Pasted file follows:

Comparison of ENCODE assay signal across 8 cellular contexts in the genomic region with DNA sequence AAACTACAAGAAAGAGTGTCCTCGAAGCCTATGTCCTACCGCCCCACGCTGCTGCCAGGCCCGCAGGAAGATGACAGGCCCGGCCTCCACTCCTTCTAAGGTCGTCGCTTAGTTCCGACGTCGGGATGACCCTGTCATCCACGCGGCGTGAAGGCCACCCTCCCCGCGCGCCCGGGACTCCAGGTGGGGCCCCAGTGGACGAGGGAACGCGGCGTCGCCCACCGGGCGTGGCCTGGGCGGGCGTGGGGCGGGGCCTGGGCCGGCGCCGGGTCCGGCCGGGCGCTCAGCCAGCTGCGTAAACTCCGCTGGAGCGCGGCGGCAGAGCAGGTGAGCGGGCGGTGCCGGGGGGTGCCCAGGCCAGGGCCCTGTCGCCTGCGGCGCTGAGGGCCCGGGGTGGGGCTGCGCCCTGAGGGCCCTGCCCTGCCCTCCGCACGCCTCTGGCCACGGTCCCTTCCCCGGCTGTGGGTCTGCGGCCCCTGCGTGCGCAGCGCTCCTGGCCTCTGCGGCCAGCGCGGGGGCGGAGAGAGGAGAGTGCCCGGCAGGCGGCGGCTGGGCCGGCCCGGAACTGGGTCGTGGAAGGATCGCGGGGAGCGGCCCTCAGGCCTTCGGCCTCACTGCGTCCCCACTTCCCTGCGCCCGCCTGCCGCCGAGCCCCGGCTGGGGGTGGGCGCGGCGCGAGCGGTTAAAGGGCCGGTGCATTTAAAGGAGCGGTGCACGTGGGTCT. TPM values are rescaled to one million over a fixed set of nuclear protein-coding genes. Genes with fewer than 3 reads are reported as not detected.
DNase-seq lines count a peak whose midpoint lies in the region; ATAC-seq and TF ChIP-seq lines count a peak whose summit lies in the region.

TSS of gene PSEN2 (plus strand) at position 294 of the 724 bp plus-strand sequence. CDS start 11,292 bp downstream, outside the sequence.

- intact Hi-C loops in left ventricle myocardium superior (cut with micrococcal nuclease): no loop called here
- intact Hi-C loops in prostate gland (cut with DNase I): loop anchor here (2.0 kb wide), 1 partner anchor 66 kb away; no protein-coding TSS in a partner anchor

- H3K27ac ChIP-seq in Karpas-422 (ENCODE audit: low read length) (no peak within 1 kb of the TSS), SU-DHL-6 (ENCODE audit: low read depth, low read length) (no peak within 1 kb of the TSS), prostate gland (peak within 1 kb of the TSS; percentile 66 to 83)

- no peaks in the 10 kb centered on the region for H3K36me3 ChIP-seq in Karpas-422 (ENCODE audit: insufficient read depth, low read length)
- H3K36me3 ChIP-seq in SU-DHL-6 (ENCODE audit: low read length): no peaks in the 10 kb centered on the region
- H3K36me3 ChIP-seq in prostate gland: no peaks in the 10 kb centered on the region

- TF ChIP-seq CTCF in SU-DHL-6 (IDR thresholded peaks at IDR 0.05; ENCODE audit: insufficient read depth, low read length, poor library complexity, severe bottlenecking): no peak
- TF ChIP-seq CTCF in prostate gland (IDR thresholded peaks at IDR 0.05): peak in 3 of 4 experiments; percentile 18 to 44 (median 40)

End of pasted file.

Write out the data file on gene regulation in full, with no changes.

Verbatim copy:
Comparison of ENCODE assay signal across 8 cellular contexts in the genomic region with DNA sequence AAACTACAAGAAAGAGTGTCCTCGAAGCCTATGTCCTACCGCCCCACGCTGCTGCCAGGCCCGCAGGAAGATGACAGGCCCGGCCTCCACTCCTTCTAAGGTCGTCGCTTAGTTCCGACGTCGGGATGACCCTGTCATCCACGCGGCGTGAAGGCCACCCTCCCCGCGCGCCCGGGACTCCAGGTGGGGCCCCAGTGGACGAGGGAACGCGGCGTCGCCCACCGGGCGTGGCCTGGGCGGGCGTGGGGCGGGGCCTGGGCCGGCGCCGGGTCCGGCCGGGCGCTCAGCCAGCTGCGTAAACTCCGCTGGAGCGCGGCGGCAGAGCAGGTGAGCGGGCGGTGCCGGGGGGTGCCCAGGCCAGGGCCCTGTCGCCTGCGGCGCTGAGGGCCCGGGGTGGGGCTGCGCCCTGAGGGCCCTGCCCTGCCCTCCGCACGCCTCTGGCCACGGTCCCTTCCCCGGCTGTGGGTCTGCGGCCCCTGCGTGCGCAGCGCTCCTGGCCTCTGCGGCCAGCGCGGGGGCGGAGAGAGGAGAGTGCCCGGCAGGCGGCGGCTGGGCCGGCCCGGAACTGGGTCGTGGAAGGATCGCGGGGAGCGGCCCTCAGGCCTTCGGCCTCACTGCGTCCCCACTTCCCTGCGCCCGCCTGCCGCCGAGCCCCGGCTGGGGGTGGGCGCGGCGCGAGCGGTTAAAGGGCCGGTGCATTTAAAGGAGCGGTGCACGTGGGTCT. TPM values are rescaled to one million over a fixed set of nuclear protein-coding genes. Genes with fewer than 3 reads are reported as not detected.
DNase-seq lines count a peak whose midpoint lies in the region; ATAC-seq and TF ChIP-seq lines count a peak whose summit lies in the region.

TSS of gene PSEN2 (plus strand) at position 294 of the 724 bp plus-strand sequence. CDS start 11,292 bp downstream, outside the sequence.

- intact Hi-C loops in left ventricle myocardium superior (cut with micrococcal nuclease): no loop called here
- intact Hi-C loops in prostate gland (cut with DNase I): loop anchor here (2.0 kb wide), 1 partner anchor 66 kb away; no protein-coding TSS in a partner anchor

- H3K27ac ChIP-seq in Karpas-422 (ENCODE audit: low read length) (no peak within 1 kb of the TSS), SU-DHL-6 (ENCODE audit: low read depth, low read length) (no peak within 1 kb of the TSS), prostate gland (peak within 1 kb of the TSS; percentile 66 to 83)

- no peaks in the 10 kb centered on the region for H3K36me3 ChIP-seq in Karpas-422 (ENCODE audit: insufficient read depth, low read length)
- H3K36me3 ChIP-seq in SU-DHL-6 (ENCODE audit: low read length): no peaks in the 10 kb centered on the region
- H3K36me3 ChIP-seq in prostate gland: no peaks in the 10 kb centered on the region

- TF ChIP-seq CTCF in SU-DHL-6 (IDR thresholded peaks at IDR 0.05; ENCODE audit: insufficient read depth, low read length, poor library complexity, severe bottlenecking): no peak
- TF ChIP-seq CTCF in prostate gland (IDR thresholded peaks at IDR 0.05): peak in 3 of 4 experiments; percentile 18 to 44 (median 40)